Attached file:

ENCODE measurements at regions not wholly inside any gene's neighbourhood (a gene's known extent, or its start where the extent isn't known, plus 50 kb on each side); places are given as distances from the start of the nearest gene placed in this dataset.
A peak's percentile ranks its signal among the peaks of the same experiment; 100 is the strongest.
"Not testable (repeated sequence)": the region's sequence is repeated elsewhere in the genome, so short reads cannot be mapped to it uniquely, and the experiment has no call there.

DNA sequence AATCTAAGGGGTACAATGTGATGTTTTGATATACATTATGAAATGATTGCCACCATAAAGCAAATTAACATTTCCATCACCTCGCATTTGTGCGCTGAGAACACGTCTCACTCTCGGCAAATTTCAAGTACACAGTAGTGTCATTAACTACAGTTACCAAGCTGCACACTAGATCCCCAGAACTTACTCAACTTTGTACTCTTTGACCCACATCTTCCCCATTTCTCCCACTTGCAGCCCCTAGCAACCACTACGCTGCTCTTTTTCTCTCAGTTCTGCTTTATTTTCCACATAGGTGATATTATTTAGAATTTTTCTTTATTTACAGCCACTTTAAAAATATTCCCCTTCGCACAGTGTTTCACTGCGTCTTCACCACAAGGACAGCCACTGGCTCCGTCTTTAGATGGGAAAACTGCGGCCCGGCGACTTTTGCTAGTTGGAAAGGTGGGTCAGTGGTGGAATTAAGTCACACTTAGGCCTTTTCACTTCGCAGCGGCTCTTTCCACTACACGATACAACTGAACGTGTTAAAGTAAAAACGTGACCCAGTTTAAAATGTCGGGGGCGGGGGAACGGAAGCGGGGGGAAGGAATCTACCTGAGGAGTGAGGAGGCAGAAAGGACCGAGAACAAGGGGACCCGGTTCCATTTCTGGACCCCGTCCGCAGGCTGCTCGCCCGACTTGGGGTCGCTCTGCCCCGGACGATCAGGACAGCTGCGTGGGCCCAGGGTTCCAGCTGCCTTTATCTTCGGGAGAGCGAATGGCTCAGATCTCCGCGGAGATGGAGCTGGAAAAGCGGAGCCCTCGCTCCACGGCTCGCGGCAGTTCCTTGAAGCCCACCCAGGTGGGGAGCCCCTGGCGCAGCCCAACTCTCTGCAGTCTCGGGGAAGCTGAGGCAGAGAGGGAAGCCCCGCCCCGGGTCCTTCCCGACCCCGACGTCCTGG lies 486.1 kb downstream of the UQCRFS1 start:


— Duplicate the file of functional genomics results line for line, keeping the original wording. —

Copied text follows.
ENCODE measurements at regions not wholly inside any gene's neighbourhood (a gene's known extent, or its start where the extent isn't known, plus 50 kb on each side); places are given as distances from the start of the nearest gene placed in this dataset.
A peak's percentile ranks its signal among the peaks of the same experiment; 100 is the strongest.
"Not testable (repeated sequence)": the region's sequence is repeated elsewhere in the genome, so short reads cannot be mapped to it uniquely, and the experiment has no call there.

DNA sequence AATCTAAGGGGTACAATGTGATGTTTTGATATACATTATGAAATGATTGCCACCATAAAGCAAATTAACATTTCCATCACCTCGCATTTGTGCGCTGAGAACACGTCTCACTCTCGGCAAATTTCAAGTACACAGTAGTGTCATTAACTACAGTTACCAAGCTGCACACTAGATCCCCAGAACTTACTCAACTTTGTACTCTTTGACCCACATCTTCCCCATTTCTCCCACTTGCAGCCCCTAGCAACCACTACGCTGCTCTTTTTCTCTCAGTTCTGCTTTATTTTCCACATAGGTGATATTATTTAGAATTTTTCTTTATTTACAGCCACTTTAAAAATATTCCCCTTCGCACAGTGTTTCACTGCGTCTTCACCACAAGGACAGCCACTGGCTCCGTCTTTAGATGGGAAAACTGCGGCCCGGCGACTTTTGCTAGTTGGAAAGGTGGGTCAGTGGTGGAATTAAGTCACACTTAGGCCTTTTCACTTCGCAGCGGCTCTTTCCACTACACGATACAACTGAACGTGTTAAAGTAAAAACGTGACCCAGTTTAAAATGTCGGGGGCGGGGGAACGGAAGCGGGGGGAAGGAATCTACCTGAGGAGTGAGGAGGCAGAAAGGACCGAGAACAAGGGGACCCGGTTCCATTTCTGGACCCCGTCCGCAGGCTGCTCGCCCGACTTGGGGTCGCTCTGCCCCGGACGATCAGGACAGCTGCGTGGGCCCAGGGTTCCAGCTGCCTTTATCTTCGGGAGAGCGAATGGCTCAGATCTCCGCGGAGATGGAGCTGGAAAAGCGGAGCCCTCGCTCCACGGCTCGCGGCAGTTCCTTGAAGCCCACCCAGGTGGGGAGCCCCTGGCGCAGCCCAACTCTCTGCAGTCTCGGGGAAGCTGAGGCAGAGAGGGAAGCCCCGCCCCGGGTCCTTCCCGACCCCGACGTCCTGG lies 486.1 kb downstream of the UQCRFS1 start: